After the serums have been identified, the data processing system, via one of the computers pools, analyses and shows how to position the reaction vessels and the plates with 96 positions and how to arrange the plates on the four positions (11). The system then ensures that the reagents belonging to each analysis have been properly positioned in zone (9), otherwise, it shall inform the user with the aid of the color monitor (4) of the location in zone (9) where a box of reagents needs to be added and asks the operator to identify the box with the aid of the keyboard (3) by indicating the name of the parameter and the batch number.
The system organizes the sequences of analyses with an appropriate software so as to optimize its movements and then it starts the analyses according to the records previously stored on the hard disk.
The motors (56) and (57) drive the belt (58) which moves the bar (55) along the axis Y and which moves the head (1) along the axis X. The head is positioned above the first sample tube, the motor (23) activates the endless screw (25) which moves towards the lower part of the carriage (24) integral with the small tube (26) and the wire (27) until the tube and wire meet the surface of the liquid sample. The motor (16) activates the endless screw (17) which moves the carriage (18) downwards driving the four syringes. One of the four syringes has a 500 μl volume and the remaining three 2500 μl. By means of the set of electrovalves, the piston of the 500 μl syringe whilst moving creates a partial vacuum in the small tube (26) so as to suck up a 20 μl sample. The motor (23) makes it possible to lift up the carriage (24). The head is moved above the I reaction vessel (53) relating to the first analysis of the sample. The small tube (26) is lowered, the piston with the 500 μl syringe is lifted up by the carriage (18) so that the 20 μl sample are distributed inside the reaction vessel (53) whose walls are covered with anti-ferritin antibodies. Then, the head is positioned above the washing bowl shown in FIG. 7. The small tube (26) and the wire (27) are lowered. By means of the set of electrovalves, the pump (21) sends a washing solution and then demineralized water through the small tube (26), these solutions being evacuated from the washing bowl through the orifice 37a. At the same time, through six nozzles (35), washing solution jets and then demineralized water are sent onto the outside part of the tube. After a few seconds, preferably four, through two nozzles (36), an air jet prevents the formation of droplets on the tube. Finally, the carriage (24) lifts up, another cycle may be repeated so as to bring into the reaction vessel the 100 μl of the reagent constituted for example by an antiferritin antibody conjugated with an enzyme, such as horseradish peroxidase.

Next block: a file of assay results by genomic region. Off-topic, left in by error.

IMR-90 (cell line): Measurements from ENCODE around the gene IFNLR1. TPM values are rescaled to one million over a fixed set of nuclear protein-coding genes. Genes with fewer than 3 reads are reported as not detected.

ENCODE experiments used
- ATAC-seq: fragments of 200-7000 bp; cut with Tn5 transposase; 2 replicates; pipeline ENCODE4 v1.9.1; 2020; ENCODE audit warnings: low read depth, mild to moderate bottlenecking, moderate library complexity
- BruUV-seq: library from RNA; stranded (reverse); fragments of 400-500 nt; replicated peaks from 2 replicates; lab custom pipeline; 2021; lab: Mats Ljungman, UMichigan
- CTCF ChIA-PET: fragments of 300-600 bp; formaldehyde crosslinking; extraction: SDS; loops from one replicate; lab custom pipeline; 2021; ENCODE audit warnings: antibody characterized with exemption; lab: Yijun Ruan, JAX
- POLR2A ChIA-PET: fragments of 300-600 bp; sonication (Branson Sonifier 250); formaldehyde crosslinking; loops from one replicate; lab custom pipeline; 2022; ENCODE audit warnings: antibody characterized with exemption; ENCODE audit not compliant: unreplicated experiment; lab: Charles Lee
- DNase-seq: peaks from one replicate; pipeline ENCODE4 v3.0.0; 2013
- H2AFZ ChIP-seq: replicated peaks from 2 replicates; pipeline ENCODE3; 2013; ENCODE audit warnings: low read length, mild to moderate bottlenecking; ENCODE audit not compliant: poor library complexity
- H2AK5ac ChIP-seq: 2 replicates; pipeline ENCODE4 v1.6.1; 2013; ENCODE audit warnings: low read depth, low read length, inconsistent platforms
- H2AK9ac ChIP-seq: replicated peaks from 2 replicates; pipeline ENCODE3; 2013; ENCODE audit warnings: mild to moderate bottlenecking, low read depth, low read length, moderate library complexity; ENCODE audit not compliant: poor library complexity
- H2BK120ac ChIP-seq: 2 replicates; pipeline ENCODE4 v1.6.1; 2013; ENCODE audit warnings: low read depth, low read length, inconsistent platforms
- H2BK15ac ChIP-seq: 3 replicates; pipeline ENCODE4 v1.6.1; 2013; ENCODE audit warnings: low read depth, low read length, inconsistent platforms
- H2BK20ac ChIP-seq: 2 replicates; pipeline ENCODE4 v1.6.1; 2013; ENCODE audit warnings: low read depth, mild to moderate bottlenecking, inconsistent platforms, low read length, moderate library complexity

The 20 μl of serum is left to incubate for 30 minutes with the 100 μl of the anti-ferritin antibodies conjugated with peroxidase in the presence of the additional anti-ferrin antibody secured to the walls of the vessel. During this time, the head may continue to transfer serums and conjugated antibodies into other vessels. After 30 minutes, under the control of the data processing system, the head takes position above the vessel (53).
The motor (28 ) activates the endless screw (29 ) so as to lower the carriage (33) until the tube (31) touches the bottom of the vessel and the contact is firmly maintained by the spring (33). Via the tube (31), by means of a pump (not shown), the liquid contained in the vessel is sucked up and then, via the tube (32) by means of another pump, a washing solution is distributed inside the vessel. This cycle may be repeated several times and these operations terminate by sucking up of the contents of the vessel. After the vessel is washed, the head moves slightly, a motor (71) by means of an endless screw (71a) moves a carriage (71b) bearing a set (71c) of small tubes. 100 μl of a first reagent is distributed through one of the tubes and 100 μl of a second reagent is distributed through the second tube. These two reagents are the substrate of the enzyme and are left to incubate for 15 minutes. During this time, the head may repeat the above-mentioned cycles concerning other vessels.